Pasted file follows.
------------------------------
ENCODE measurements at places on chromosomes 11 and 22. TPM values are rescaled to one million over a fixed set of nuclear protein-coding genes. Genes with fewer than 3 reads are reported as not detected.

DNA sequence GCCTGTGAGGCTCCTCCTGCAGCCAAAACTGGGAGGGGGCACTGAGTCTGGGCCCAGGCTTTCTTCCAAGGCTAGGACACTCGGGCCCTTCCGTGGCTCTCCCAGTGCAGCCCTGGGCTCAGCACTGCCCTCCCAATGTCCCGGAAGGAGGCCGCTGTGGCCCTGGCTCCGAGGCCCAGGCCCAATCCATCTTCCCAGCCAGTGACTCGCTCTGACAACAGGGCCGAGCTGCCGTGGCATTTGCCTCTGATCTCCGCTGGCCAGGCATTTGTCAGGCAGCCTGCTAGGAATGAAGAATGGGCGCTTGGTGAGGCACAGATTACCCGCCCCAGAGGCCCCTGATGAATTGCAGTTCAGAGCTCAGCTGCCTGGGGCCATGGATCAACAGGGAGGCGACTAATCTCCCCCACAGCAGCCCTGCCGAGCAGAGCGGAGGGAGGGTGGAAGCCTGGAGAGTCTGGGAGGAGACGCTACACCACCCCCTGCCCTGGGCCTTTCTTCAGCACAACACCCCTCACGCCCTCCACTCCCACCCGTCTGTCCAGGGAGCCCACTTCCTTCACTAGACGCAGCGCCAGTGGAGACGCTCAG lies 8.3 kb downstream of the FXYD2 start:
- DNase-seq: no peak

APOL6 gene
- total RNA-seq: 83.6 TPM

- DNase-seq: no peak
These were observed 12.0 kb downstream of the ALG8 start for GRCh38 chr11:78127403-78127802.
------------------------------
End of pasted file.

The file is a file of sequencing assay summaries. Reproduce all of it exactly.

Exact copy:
ENCODE measurements at places on chromosomes 11 and 22. TPM values are rescaled to one million over a fixed set of nuclear protein-coding genes. Genes with fewer than 3 reads are reported as not detected.

DNA sequence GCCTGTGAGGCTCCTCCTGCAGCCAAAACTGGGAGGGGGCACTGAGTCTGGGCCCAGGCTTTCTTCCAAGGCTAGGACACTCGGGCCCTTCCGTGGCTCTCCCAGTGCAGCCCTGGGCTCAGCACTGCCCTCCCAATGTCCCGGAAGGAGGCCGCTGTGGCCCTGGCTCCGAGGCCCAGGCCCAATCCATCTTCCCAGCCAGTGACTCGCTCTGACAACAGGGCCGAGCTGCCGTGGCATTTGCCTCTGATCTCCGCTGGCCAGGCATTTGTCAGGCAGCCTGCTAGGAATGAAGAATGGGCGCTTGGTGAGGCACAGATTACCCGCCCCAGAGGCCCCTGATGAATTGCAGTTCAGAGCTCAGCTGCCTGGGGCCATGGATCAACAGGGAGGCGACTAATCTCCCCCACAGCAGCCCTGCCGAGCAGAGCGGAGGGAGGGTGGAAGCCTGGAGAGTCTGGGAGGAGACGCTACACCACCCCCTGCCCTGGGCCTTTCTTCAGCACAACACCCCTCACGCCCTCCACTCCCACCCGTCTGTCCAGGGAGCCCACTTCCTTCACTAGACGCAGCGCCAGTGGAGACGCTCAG lies 8.3 kb downstream of the FXYD2 start:
- DNase-seq: no peak

APOL6 gene
- total RNA-seq: 83.6 TPM

- DNase-seq: no peak
These were observed 12.0 kb downstream of the ALG8 start for GRCh38 chr11:78127403-78127802.